Wandering is associated with living creatures who are always on the go. One of these such creatures, named very appropriately, is the Brazilian wandering spider. This guy doesn’t spin a web or stand still for very long periods of time, and it is the most deadly spider in the world.
Before an anti-venom was created for its poisonous bite, 1000 people a year died from its attack. He’s wandering all right, but I doubt he’s lost. Here’s a cool clip from National Geographic about the wandering spider and its huge cousin, the tarantula.
How about us? I believe not all humans who wander are lost (unless they were lost before they started wandering).
The thing about wandering is…it usually happens naturally. Something catches your eye, and off you go…you have forgotten about what it is that you were doing in the first place.
Wandering gives people the opportunity to find something. This something may be physical, but more often than not, it is spiritual.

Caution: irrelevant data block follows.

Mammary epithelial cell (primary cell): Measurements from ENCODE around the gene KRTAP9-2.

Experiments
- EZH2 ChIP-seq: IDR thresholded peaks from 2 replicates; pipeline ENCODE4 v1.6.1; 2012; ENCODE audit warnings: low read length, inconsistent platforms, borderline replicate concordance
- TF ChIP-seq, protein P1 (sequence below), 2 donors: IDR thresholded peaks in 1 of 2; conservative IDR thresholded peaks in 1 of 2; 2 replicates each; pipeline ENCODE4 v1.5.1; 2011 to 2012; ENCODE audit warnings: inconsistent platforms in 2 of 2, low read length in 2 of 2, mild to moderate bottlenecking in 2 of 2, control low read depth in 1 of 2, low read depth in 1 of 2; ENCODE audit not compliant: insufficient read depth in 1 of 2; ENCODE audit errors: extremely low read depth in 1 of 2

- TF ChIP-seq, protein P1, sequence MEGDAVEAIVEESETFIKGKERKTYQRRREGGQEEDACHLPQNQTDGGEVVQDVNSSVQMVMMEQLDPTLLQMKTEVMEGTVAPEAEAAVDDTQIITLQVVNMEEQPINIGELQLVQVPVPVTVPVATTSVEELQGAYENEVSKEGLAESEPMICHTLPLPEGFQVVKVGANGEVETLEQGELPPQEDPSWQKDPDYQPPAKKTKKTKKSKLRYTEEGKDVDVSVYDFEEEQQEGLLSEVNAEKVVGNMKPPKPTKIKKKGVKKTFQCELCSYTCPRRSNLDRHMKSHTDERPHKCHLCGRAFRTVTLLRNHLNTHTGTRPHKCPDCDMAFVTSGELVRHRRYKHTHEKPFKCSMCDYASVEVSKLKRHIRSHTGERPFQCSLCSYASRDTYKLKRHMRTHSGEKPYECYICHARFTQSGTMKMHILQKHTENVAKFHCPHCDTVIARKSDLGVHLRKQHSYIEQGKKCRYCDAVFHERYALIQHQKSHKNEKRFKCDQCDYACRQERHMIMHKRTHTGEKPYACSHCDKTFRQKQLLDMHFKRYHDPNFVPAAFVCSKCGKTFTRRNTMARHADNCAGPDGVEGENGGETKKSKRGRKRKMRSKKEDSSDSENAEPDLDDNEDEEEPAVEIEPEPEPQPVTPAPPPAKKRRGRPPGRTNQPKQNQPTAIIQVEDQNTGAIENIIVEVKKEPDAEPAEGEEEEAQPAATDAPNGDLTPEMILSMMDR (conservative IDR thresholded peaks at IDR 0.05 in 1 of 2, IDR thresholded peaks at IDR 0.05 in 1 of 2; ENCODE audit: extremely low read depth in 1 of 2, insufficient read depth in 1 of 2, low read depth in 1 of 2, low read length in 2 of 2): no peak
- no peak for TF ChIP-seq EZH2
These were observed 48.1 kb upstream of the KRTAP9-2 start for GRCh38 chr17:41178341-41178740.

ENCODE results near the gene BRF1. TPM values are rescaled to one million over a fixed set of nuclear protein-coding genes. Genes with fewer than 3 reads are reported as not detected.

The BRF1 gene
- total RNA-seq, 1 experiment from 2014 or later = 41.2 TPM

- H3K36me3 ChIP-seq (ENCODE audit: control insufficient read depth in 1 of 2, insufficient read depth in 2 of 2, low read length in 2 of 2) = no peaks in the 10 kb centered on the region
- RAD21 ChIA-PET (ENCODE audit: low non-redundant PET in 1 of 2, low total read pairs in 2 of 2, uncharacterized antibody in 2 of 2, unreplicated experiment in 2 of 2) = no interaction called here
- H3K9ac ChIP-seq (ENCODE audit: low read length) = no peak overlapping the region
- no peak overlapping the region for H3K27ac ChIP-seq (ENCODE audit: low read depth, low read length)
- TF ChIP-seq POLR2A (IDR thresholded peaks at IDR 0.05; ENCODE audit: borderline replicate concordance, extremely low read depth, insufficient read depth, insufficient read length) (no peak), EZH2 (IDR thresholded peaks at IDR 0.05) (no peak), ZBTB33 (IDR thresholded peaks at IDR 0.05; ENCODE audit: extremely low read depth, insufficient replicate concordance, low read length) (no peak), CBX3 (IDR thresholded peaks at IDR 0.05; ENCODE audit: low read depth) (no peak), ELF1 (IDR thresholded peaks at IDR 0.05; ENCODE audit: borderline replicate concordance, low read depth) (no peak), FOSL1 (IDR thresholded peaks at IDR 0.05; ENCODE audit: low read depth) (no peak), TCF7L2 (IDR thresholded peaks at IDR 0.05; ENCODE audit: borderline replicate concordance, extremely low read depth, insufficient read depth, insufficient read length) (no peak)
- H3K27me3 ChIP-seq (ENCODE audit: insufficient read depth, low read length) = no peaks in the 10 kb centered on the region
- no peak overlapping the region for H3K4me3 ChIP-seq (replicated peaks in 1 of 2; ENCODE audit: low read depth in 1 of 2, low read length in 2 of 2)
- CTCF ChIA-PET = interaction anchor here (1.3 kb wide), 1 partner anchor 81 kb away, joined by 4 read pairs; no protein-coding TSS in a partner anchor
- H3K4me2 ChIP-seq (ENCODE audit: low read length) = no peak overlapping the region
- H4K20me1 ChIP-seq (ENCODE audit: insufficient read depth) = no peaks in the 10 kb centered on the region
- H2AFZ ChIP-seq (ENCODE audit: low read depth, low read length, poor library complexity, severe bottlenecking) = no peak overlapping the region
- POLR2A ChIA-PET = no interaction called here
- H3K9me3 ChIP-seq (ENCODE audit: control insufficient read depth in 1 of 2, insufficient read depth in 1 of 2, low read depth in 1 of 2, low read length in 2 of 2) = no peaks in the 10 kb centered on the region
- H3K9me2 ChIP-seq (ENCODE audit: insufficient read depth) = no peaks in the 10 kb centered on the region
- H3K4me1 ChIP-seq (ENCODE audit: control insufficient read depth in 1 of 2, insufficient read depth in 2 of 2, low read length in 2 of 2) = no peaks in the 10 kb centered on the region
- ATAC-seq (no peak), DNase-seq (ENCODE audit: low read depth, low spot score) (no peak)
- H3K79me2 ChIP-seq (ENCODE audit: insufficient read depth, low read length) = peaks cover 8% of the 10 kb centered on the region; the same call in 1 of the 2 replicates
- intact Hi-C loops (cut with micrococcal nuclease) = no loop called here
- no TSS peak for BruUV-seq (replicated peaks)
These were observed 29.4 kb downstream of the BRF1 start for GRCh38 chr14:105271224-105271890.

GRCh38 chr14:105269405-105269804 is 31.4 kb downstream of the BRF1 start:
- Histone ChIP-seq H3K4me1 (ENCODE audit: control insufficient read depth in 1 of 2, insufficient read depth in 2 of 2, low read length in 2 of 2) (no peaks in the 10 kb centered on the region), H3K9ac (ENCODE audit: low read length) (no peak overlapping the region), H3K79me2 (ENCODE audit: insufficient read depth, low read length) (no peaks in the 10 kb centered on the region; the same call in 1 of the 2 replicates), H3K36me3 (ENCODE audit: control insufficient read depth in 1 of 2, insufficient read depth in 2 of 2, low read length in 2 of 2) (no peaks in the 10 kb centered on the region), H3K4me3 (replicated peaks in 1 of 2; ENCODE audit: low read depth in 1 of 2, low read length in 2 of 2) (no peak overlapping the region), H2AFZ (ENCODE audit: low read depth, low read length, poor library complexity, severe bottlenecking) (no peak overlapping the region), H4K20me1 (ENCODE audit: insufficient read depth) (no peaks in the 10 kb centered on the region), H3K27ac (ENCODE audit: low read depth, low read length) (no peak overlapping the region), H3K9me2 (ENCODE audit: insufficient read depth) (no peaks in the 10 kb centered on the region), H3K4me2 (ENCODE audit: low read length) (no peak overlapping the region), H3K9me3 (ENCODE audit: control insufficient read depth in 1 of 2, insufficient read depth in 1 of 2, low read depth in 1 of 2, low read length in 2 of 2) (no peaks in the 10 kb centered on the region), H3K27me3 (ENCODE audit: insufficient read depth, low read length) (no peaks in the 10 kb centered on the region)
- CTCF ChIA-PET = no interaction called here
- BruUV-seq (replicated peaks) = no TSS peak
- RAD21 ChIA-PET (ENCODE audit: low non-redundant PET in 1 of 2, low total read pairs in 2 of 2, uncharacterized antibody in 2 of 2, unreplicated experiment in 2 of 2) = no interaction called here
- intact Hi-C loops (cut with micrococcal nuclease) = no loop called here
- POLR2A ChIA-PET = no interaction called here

Many of us may wander off into a peaceful place, like a forest, some may prefer the seaside. For myself, wandering is something I do purposelywhen I feel I need to take a break from everyday life and reconnect with nature, otherwise it happens out of the blue.
Wandering encourages me to see paths I have never walked before and it gives me the opportunity to take that path and discover things.
There is something secretly soothing about walking alone in an unknown place. It allows our minds to expand and think without any interruptions.
I am not lost when I wander off. Wandering provokes the awakening of my conscience.